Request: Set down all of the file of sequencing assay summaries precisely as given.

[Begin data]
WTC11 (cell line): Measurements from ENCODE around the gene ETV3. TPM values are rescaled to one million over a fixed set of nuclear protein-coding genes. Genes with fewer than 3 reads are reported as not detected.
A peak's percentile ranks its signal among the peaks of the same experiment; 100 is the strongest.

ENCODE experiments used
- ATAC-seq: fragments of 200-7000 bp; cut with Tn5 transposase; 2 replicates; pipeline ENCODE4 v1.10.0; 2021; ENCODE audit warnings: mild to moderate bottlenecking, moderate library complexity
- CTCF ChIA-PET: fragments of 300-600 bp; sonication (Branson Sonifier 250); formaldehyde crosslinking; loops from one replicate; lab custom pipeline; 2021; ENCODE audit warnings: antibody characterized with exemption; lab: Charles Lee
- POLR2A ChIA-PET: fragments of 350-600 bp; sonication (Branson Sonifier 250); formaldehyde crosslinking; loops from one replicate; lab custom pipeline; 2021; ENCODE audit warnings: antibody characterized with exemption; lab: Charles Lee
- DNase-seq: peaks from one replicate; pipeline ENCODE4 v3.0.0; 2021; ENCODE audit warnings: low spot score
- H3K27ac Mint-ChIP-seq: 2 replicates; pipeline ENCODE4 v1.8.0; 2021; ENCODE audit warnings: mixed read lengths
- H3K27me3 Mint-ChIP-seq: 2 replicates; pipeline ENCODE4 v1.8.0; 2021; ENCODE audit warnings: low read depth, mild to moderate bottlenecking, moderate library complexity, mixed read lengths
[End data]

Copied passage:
WTC11 (cell line): Measurements from ENCODE around the gene ETV3. TPM values are rescaled to one million over a fixed set of nuclear protein-coding genes. Genes with fewer than 3 reads are reported as not detected.
A peak's percentile ranks its signal among the peaks of the same experiment; 100 is the strongest.

ENCODE experiments used
- ATAC-seq: fragments of 200-7000 bp; cut with Tn5 transposase; 2 replicates; pipeline ENCODE4 v1.10.0; 2021; ENCODE audit warnings: mild to moderate bottlenecking, moderate library complexity
- CTCF ChIA-PET: fragments of 300-600 bp; sonication (Branson Sonifier 250); formaldehyde crosslinking; loops from one replicate; lab custom pipeline; 2021; ENCODE audit warnings: antibody characterized with exemption; lab: Charles Lee
- POLR2A ChIA-PET: fragments of 350-600 bp; sonication (Branson Sonifier 250); formaldehyde crosslinking; loops from one replicate; lab custom pipeline; 2021; ENCODE audit warnings: antibody characterized with exemption; lab: Charles Lee
- DNase-seq: peaks from one replicate; pipeline ENCODE4 v3.0.0; 2021; ENCODE audit warnings: low spot score
- H3K27ac Mint-ChIP-seq: 2 replicates; pipeline ENCODE4 v1.8.0; 2021; ENCODE audit warnings: mixed read lengths
- H3K27me3 Mint-ChIP-seq: 2 replicates; pipeline ENCODE4 v1.8.0; 2021; ENCODE audit warnings: low read depth, mild to moderate bottlenecking, moderate library complexity, mixed read lengths